Lampo is very pleased to announce its FW19 season of programs—with very special new projects from artists Sarah Davachi, Laura Steenberge, Roc Jiménez de Cisneros, Caterina Barbieri, Catherine Lamb and Rebecca Lane. Our season begins October 5, when Sarah Davachi premieres a new long-form composition for pipe organ and two French horns, in the soaring … Continued
You could say that pretty much anything Roc does is a direct homage to the history of house music, but this new audiovisual piece for Lampo and the Graham Foundation is an explicit tribute to the legacy of early Chicago house. Wonky bass lines and drum patterns get continuously bent, flexed and contracted in unexpected ways.
Six Hexaflexagons for Chicago is his weird love letter to the tracks, producers and sounds that shaped dance music, turned into a stream of awkward locked grooves and algorithmically-churned acid motifs.
Roc Jiménez de Cisneros (b.1975, Barcelona) is part of the computer music group EVOL together with Scottish artist Stephen Sharp. Their work considers processes of deformation applied to post-acid house culture. Their recordings have been published by record labels such as Diagonal, Editions Mego, Presto!?, iDEAL, Hypermedium and others. Much of Roc’s work is rooted in an interpretation of music in morphological terms: mutated forms, spatial relationships and elasticity, both in a metaphorical sense and a literal one. Since 2013 he has been pushing this spatial-material approach to music in different ways, originally drawing connections between holes and music, then extending that to folds and folding, to produce a series of pieces, talks, light installations and publications that propose a reevaluation of musical phenomena as volumetric and topological structures.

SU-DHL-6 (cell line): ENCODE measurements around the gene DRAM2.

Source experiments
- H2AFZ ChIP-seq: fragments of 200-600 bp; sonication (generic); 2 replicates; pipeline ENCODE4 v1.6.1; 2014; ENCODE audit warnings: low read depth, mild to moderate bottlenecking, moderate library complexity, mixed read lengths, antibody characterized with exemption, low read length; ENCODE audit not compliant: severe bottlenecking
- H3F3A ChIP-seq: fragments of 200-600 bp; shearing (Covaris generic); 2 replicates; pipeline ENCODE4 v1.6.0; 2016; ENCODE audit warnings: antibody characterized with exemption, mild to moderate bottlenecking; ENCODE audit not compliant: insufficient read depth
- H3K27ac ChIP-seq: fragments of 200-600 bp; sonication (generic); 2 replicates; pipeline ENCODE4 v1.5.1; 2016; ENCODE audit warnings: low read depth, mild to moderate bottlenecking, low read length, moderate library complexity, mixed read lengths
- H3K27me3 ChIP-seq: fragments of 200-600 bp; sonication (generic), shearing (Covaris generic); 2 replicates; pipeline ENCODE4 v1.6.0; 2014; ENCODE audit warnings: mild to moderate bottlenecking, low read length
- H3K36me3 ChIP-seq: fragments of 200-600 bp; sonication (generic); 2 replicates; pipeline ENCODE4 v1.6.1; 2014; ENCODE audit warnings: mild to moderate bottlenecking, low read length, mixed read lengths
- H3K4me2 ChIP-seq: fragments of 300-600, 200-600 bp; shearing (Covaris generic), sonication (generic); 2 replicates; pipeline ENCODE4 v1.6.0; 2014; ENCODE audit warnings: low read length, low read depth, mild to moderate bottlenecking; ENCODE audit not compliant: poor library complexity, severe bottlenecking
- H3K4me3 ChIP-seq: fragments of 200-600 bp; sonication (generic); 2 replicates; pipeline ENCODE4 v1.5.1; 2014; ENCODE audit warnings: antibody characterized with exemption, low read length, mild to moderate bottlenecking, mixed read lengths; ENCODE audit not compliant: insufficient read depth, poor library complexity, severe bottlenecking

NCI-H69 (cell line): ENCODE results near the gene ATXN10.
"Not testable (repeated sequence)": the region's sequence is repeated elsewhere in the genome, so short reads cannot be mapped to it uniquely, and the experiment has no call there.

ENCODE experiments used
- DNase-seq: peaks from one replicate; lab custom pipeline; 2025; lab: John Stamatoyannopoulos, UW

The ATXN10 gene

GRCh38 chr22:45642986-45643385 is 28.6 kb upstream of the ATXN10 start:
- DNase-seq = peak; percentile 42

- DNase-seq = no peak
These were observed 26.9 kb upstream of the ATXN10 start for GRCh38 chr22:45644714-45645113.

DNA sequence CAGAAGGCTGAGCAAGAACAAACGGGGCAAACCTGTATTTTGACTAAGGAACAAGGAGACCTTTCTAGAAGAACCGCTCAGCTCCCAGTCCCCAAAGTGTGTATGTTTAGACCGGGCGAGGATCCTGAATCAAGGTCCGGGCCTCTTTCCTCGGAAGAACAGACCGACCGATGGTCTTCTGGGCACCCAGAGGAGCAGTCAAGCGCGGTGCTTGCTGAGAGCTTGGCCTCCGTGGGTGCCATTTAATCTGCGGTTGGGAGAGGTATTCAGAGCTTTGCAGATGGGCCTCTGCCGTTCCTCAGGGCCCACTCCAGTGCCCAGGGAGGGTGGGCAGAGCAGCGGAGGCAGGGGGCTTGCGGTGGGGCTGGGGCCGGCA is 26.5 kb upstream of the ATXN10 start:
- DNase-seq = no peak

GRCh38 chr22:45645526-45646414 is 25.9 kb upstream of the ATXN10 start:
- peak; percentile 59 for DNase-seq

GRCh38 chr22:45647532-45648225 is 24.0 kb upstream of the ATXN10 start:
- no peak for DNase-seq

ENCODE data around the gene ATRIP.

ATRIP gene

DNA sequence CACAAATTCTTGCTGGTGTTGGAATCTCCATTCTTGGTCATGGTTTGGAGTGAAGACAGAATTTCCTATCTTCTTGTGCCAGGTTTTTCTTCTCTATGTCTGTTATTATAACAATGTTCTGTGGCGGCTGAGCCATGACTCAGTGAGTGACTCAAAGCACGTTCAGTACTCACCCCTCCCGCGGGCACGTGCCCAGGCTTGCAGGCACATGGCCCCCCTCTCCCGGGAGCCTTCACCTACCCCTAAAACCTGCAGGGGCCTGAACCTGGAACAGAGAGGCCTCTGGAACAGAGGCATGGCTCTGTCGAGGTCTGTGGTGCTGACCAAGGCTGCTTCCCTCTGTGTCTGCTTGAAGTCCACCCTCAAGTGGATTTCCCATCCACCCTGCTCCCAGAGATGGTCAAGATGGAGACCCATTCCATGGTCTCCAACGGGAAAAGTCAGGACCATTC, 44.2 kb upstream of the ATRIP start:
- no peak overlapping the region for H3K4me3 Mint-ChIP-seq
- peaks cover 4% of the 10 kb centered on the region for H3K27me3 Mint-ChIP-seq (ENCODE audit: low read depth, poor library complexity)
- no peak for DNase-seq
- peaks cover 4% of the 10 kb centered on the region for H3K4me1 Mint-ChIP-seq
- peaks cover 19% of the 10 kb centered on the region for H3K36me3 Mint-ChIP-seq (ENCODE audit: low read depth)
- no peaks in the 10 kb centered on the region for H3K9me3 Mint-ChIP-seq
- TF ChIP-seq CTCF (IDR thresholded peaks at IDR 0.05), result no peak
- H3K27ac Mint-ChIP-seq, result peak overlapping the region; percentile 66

Roc Jiménez de Cisneros has presented his work twice before in the Lampo series. Performing as EVOL in February 2016, he premiered Opus17aSlimeVariation#8—a reinterpretation of Hanne Darboven’s Opus 17a. In October 2011, he played a new four-channel work for computer and hand-held air horns, titled Tetralemma + Tetrafluoroethane.
Presented in partnership with the Graham Foundation